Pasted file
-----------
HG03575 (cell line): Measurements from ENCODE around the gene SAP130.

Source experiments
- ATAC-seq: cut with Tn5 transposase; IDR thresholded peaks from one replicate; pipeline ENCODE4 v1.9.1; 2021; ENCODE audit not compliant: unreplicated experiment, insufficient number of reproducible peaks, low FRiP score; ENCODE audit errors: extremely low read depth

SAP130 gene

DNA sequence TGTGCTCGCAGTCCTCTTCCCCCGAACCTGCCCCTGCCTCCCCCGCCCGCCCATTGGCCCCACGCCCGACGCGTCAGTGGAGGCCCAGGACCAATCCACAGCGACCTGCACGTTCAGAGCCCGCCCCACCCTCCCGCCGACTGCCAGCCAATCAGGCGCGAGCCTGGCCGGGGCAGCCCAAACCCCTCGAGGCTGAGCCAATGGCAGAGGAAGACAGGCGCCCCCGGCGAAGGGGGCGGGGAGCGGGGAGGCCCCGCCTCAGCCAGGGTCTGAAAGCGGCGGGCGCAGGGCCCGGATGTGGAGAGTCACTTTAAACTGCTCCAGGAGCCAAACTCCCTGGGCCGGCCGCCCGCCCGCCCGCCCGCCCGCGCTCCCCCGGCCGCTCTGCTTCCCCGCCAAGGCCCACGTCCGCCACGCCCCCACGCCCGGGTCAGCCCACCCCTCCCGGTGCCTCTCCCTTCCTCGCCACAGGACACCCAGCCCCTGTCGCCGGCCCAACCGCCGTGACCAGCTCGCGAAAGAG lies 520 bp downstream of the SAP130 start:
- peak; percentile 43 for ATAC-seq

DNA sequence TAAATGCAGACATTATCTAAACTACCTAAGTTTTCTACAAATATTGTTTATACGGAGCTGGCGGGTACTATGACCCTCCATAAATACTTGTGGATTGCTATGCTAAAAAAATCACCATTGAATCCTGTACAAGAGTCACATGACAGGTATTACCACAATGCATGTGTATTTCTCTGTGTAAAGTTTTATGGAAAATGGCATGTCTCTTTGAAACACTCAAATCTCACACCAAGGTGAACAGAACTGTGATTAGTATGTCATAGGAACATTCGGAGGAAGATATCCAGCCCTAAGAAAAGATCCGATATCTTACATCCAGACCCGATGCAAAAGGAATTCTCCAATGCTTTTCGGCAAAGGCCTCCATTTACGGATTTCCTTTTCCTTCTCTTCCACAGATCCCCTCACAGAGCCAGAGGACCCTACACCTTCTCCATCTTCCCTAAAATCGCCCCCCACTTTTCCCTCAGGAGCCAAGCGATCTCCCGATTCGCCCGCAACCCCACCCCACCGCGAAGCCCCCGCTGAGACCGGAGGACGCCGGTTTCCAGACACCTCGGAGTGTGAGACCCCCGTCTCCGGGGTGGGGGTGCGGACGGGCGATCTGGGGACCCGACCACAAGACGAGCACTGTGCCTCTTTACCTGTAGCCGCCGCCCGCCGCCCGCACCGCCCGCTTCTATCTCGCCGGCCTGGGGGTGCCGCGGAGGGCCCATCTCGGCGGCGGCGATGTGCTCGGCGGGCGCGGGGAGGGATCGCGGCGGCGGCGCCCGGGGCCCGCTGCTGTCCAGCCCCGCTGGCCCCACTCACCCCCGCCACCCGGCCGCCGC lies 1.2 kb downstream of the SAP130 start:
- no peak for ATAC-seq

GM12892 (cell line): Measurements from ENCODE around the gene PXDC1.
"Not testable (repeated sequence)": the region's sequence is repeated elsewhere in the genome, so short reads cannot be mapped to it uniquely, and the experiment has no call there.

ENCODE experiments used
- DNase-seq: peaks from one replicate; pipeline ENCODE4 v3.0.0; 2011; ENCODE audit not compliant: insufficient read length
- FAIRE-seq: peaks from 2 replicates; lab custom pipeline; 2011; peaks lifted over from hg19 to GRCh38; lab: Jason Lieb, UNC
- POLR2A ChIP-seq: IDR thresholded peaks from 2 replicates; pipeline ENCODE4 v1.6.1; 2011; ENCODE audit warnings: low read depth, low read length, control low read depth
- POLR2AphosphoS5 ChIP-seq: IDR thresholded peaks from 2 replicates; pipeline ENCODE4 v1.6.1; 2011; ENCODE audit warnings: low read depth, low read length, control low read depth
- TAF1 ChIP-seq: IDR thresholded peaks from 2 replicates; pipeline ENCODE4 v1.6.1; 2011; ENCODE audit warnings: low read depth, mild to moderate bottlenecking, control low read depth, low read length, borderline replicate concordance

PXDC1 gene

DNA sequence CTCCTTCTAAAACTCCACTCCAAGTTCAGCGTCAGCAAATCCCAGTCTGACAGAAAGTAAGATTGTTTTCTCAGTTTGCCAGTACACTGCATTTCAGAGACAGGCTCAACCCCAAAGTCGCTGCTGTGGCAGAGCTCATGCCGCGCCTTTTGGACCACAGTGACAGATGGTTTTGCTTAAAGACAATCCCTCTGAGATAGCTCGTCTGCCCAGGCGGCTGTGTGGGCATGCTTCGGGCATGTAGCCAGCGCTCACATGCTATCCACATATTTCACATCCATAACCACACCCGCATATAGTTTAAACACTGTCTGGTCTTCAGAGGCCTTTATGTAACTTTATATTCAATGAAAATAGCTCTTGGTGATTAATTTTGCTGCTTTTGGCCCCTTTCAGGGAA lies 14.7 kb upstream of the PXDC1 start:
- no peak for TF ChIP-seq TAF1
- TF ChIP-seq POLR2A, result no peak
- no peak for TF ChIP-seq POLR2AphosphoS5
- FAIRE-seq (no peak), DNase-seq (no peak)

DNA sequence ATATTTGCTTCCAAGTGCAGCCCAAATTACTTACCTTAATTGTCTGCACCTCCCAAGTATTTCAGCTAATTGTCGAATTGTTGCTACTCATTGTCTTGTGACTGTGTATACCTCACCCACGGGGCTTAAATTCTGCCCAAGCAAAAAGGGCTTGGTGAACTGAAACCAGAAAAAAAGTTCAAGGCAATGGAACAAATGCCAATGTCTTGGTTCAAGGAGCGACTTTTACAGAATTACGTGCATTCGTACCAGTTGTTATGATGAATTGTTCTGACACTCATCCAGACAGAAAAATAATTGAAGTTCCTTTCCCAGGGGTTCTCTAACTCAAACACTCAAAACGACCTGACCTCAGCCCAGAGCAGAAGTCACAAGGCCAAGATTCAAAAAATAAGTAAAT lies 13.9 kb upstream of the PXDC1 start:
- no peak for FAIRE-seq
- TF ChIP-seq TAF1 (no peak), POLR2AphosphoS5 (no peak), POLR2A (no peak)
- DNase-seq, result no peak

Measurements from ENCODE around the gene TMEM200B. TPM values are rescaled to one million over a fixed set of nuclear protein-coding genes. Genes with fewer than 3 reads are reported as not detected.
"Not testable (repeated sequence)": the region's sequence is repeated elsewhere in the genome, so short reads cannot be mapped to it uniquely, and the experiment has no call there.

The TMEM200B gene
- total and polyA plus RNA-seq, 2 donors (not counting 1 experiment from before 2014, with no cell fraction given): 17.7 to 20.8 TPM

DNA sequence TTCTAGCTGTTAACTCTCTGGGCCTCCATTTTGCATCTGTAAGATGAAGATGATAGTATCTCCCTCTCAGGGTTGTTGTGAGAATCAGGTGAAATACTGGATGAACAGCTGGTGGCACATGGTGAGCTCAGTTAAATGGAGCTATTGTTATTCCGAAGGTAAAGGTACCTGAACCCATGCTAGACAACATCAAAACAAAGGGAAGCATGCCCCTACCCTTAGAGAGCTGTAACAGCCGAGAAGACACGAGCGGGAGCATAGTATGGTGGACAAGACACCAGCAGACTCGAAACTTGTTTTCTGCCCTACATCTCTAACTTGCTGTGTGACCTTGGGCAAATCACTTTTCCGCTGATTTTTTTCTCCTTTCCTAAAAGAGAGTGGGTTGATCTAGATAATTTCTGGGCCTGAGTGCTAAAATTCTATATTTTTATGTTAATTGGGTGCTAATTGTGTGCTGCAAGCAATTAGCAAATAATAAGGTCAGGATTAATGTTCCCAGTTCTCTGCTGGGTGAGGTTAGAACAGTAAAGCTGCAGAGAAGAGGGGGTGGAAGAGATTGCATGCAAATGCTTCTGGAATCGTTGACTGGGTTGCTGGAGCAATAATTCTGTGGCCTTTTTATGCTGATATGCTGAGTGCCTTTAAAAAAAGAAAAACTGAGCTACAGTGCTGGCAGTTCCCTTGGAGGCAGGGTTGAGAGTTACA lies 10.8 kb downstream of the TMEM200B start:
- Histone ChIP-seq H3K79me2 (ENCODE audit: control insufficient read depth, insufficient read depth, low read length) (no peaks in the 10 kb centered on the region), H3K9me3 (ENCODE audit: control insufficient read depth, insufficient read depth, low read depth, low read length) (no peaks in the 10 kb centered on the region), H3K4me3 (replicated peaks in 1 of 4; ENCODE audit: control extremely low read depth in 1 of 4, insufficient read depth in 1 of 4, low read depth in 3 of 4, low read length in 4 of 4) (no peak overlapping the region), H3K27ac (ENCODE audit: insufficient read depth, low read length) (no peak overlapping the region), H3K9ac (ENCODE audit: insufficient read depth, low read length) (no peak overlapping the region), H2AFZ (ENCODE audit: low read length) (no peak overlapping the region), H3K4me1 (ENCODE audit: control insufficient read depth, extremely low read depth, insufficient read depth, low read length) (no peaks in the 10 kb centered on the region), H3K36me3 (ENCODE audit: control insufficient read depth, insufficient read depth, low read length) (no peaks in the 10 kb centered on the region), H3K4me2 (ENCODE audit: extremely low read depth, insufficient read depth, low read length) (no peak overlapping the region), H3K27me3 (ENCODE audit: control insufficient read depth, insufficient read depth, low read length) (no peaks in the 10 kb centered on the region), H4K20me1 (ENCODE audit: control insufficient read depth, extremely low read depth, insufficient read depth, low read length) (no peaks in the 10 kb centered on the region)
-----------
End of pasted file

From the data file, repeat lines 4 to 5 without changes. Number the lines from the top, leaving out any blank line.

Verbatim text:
SAP130 gene

DNA sequence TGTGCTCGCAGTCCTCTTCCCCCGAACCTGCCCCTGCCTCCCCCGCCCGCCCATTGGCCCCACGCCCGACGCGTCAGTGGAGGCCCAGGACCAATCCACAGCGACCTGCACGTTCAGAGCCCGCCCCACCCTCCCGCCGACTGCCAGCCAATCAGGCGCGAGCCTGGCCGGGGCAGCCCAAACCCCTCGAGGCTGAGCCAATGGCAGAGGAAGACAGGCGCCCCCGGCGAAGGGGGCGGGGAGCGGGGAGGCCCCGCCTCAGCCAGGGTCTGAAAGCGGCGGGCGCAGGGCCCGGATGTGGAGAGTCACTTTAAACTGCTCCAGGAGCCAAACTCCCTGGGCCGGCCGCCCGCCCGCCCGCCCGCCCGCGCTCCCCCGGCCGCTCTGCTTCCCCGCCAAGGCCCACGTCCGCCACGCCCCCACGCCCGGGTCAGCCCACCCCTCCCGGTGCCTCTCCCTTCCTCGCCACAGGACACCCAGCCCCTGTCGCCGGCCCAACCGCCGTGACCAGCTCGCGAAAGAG lies 520 bp downstream of the SAP130 start: